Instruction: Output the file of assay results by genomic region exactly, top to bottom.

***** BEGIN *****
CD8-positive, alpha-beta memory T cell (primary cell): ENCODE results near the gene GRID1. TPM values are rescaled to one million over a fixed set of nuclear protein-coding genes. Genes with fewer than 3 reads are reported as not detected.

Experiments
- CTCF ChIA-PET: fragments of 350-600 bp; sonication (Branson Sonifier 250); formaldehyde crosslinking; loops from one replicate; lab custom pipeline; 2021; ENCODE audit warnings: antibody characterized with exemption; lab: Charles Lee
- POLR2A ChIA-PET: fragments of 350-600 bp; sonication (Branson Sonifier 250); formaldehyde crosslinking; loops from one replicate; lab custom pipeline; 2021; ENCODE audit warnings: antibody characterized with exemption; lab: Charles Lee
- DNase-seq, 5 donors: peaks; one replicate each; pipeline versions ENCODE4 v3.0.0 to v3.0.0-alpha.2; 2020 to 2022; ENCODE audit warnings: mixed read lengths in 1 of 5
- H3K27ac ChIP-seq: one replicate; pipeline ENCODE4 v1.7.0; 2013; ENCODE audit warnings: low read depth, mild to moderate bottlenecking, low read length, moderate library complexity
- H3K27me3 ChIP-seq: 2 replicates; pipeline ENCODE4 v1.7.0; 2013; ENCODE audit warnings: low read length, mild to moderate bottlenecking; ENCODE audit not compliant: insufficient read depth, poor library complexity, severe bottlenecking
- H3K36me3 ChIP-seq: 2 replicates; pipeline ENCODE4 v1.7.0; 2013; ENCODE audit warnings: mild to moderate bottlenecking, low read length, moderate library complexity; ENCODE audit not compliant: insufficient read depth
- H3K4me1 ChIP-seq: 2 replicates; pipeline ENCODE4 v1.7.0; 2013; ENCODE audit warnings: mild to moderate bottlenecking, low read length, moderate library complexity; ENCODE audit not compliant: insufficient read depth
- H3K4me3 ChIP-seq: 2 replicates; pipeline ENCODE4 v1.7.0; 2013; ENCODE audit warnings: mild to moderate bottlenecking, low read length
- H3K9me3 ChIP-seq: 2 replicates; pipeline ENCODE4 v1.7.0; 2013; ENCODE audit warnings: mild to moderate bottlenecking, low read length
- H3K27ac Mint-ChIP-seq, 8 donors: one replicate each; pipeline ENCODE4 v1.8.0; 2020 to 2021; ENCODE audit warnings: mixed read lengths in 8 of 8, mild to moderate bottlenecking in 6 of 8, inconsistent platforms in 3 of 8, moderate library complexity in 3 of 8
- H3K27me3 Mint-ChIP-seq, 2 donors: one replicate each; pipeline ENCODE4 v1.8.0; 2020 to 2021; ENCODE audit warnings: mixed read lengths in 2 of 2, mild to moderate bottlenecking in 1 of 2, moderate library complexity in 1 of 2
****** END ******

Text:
CD8-positive, alpha-beta memory T cell (primary cell): ENCODE results near the gene GRID1. TPM values are rescaled to one million over a fixed set of nuclear protein-coding genes. Genes with fewer than 3 reads are reported as not detected.

Experiments
- CTCF ChIA-PET: fragments of 350-600 bp; sonication (Branson Sonifier 250); formaldehyde crosslinking; loops from one replicate; lab custom pipeline; 2021; ENCODE audit warnings: antibody characterized with exemption; lab: Charles Lee
- POLR2A ChIA-PET: fragments of 350-600 bp; sonication (Branson Sonifier 250); formaldehyde crosslinking; loops from one replicate; lab custom pipeline; 2021; ENCODE audit warnings: antibody characterized with exemption; lab: Charles Lee
- DNase-seq, 5 donors: peaks; one replicate each; pipeline versions ENCODE4 v3.0.0 to v3.0.0-alpha.2; 2020 to 2022; ENCODE audit warnings: mixed read lengths in 1 of 5
- H3K27ac ChIP-seq: one replicate; pipeline ENCODE4 v1.7.0; 2013; ENCODE audit warnings: low read depth, mild to moderate bottlenecking, low read length, moderate library complexity
- H3K27me3 ChIP-seq: 2 replicates; pipeline ENCODE4 v1.7.0; 2013; ENCODE audit warnings: low read length, mild to moderate bottlenecking; ENCODE audit not compliant: insufficient read depth, poor library complexity, severe bottlenecking
- H3K36me3 ChIP-seq: 2 replicates; pipeline ENCODE4 v1.7.0; 2013; ENCODE audit warnings: mild to moderate bottlenecking, low read length, moderate library complexity; ENCODE audit not compliant: insufficient read depth
- H3K4me1 ChIP-seq: 2 replicates; pipeline ENCODE4 v1.7.0; 2013; ENCODE audit warnings: mild to moderate bottlenecking, low read length, moderate library complexity; ENCODE audit not compliant: insufficient read depth
- H3K4me3 ChIP-seq: 2 replicates; pipeline ENCODE4 v1.7.0; 2013; ENCODE audit warnings: mild to moderate bottlenecking, low read length
- H3K9me3 ChIP-seq: 2 replicates; pipeline ENCODE4 v1.7.0; 2013; ENCODE audit warnings: mild to moderate bottlenecking, low read length
- H3K27ac Mint-ChIP-seq, 8 donors: one replicate each; pipeline ENCODE4 v1.8.0; 2020 to 2021; ENCODE audit warnings: mixed read lengths in 8 of 8, mild to moderate bottlenecking in 6 of 8, inconsistent platforms in 3 of 8, moderate library complexity in 3 of 8
- H3K27me3 Mint-ChIP-seq, 2 donors: one replicate each; pipeline ENCODE4 v1.8.0; 2020 to 2021; ENCODE audit warnings: mixed read lengths in 2 of 2, mild to moderate bottlenecking in 1 of 2, moderate library complexity in 1 of 2